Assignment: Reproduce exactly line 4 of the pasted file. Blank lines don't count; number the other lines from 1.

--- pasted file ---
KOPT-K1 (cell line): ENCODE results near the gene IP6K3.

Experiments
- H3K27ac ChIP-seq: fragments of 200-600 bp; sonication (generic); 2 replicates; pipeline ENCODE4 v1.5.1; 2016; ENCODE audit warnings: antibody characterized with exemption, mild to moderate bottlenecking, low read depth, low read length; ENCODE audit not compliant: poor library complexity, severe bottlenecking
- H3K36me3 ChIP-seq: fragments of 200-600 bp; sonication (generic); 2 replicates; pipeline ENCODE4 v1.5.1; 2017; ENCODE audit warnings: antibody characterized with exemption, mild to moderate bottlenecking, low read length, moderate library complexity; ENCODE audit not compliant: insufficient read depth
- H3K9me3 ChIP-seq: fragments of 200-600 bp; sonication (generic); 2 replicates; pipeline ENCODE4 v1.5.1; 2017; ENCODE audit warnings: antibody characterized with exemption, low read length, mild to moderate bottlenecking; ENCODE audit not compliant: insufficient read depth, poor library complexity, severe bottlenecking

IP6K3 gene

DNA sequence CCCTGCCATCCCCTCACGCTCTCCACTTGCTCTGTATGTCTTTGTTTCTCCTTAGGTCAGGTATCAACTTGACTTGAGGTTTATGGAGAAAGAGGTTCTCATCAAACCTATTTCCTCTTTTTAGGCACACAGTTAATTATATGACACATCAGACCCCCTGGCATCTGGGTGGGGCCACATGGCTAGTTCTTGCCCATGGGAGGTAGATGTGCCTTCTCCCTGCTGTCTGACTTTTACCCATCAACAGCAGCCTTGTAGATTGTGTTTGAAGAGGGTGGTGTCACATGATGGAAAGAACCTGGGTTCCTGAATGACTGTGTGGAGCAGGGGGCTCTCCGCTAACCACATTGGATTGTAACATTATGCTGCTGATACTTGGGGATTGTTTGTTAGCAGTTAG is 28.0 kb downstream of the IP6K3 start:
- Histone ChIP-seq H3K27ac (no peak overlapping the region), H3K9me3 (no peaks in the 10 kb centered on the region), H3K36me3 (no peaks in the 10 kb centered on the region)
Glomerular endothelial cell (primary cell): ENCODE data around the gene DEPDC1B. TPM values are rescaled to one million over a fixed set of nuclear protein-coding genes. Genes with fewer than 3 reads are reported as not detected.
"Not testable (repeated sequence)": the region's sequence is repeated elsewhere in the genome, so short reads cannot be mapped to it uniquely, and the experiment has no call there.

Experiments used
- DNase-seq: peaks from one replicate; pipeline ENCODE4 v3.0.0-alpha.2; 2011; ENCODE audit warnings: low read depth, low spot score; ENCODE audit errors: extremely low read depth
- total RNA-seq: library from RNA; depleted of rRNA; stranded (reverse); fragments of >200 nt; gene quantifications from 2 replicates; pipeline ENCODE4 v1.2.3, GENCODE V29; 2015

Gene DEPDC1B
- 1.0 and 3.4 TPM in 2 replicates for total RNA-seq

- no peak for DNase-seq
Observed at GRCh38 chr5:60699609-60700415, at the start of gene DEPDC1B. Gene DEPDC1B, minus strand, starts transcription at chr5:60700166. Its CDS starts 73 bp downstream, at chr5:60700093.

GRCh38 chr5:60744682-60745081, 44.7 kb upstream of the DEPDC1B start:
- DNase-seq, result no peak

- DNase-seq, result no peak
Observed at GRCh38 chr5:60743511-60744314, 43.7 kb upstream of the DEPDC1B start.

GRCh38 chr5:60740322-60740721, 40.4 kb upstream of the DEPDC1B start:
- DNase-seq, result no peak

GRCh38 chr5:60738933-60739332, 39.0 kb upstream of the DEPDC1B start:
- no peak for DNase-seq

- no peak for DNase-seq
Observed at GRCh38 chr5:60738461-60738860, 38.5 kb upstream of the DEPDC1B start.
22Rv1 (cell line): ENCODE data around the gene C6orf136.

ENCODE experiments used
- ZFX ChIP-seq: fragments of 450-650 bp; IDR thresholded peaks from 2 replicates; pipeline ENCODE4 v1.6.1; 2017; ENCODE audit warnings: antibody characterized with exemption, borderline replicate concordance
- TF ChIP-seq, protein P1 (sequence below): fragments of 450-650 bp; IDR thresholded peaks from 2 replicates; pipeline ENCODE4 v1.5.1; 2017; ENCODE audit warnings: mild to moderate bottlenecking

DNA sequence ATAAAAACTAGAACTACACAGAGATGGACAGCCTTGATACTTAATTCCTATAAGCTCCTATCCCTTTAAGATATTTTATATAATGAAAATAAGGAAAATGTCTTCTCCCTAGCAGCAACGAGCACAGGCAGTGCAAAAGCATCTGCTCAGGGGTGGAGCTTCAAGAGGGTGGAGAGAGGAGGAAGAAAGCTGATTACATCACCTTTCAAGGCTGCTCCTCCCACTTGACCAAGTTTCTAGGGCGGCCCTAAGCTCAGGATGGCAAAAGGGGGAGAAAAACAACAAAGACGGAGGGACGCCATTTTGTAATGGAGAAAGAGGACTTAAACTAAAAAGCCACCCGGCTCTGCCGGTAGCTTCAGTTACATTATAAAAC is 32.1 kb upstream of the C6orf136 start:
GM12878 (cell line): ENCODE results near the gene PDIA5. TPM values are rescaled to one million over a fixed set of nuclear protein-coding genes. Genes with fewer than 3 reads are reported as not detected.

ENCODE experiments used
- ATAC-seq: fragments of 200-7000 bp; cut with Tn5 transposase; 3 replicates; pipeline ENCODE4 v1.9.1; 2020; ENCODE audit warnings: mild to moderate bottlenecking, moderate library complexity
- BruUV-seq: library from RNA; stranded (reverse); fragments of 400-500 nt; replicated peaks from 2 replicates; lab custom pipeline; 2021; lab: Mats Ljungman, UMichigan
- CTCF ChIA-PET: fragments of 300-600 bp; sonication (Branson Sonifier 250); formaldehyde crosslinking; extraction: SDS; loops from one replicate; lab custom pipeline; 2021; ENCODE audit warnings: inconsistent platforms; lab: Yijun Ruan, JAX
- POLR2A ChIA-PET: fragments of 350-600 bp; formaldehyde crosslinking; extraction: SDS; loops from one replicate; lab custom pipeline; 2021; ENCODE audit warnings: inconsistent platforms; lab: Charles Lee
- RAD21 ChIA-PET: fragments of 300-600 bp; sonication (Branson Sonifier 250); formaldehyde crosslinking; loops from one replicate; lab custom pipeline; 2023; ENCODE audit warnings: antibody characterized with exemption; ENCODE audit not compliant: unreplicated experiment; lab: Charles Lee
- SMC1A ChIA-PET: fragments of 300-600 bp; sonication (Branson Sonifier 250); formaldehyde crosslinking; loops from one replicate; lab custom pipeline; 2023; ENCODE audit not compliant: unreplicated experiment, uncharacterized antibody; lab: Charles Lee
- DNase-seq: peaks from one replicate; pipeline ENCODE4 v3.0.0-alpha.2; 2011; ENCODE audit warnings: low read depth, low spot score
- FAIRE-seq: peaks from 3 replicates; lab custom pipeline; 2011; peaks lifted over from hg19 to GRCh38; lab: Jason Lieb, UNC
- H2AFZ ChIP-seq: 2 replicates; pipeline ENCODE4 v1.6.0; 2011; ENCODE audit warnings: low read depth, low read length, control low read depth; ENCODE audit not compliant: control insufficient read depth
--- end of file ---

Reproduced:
- H3K36me3 ChIP-seq: fragments of 200-600 bp; sonication (generic); 2 replicates; pipeline ENCODE4 v1.5.1; 2017; ENCODE audit warnings: antibody characterized with exemption, mild to moderate bottlenecking, low read length, moderate library complexity; ENCODE audit not compliant: insufficient read depth